Nat Geo: Foods Less Nutritious Than 70 Years Prior; Regen. Ag. the Answer
A major role in the discovery of Sea Energy Agriculture was Dr. Murray's research into the declining nutritional quality of our food supplies. Unfortunately, the toll of conventional agriculture and valuation of quantity over quality has further accelerated this trend. National Geographic recently published an illuminating article highlighting how many of today's whole foods are less vitamin and nutrient-dense than they were 70 years ago. Thankfully, Regenerative Agriculture principles, including ensuring complete nutrient fertilization such as Sea-90, provides a solution. An excerpt from the article is below; and you can read the full article here:
Fruits and vegetables are less nutritious than they used to be.
Original Source: National Geographic
Author: Stacey Colino
"As you gaze across the rows of brightly coloured fruits and vegetables in the produce section of the grocery store, you may not be aware that the quantity of nutrients in these crops has been declining over the past 70 years.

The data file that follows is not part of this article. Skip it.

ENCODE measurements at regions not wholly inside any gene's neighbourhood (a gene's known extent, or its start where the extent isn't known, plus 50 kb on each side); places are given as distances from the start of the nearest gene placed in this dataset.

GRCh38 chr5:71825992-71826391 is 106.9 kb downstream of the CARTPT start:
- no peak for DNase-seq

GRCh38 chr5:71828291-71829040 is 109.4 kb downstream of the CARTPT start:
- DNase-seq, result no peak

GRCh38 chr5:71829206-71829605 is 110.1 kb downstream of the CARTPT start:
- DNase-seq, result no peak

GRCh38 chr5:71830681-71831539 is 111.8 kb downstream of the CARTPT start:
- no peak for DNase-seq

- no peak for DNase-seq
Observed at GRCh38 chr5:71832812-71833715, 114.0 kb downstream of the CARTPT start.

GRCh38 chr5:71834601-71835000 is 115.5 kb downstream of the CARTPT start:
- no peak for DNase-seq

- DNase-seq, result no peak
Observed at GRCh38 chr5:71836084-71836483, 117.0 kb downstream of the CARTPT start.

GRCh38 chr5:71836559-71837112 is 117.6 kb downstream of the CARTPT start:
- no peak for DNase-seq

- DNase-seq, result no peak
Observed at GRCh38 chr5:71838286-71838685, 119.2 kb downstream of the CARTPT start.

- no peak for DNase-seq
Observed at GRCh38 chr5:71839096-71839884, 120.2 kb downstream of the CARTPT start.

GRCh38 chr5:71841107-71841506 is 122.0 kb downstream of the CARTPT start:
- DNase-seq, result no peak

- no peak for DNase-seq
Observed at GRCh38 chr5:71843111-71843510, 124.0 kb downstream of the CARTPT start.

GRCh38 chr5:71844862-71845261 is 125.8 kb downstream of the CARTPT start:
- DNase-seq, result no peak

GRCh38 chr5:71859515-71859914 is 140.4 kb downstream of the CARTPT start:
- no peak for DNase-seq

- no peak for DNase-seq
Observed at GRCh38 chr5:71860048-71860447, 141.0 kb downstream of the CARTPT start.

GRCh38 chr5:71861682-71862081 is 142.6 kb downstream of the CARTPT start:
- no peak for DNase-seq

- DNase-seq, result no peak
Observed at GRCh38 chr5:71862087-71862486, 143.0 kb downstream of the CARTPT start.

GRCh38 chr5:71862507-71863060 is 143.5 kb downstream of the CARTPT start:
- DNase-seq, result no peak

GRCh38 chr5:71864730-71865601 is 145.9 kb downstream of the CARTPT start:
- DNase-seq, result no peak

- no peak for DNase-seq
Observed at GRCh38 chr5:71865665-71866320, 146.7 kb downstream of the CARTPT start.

Mounting evidence from multiple scientific studies shows that many fruits, vegetables, and grains grown today carry less protein, calcium, phosphorus, iron, riboflavin, and vitamin C than those that were grown decades ago."
"Nutrient decline “is going to leave our bodies with fewer of the components they need to mount defences against chronic diseases—it’s going to undercut the value of food as preventive medicine,” says David R. Montgomery, a professor of geomorphology at the University of Washington in Seattle and co-author with Anne Biklé of What Your Food Ate."
"Scientists say that the root of the problem lies in modern agricultural processes that increase crop yields but disturb soil health. These include irrigation, fertilisation, and harvesting methods that also disrupt essential interactions between plants and soil fungi, which reduces absorption of nutrients from the soil. These issues are occurring against the backdrop of climate change and rising levels of carbon dioxide, which are also lowering the nutrient contents of fruits, vegetables, and grains."
"One strategy for improving soil is with regenerative farming—a sweeping set of practices that can restore soil fertility. A study in the January 2022 issue of PeerJ: Life & Environment shows that regenerative farming practices produce crops with higher soil organic matter levels, soil health scores, and higher levels of certain vitamins, minerals, and phytochemicals.
The first step is to leave the soil alone as much as possible and reduce tillage, a practice that leads to mineral depletion. Planting cover crops (which are grown to cover the soil in order to protect it) such as clover, rye grass, or vetch can help by preventing erosion and suppressing weed growth. And rotating the range of plants grown in each field can improve the nutrient content of subsequent crops."
Learn more at National Geographic.
Header photo credit: Lucas Foglia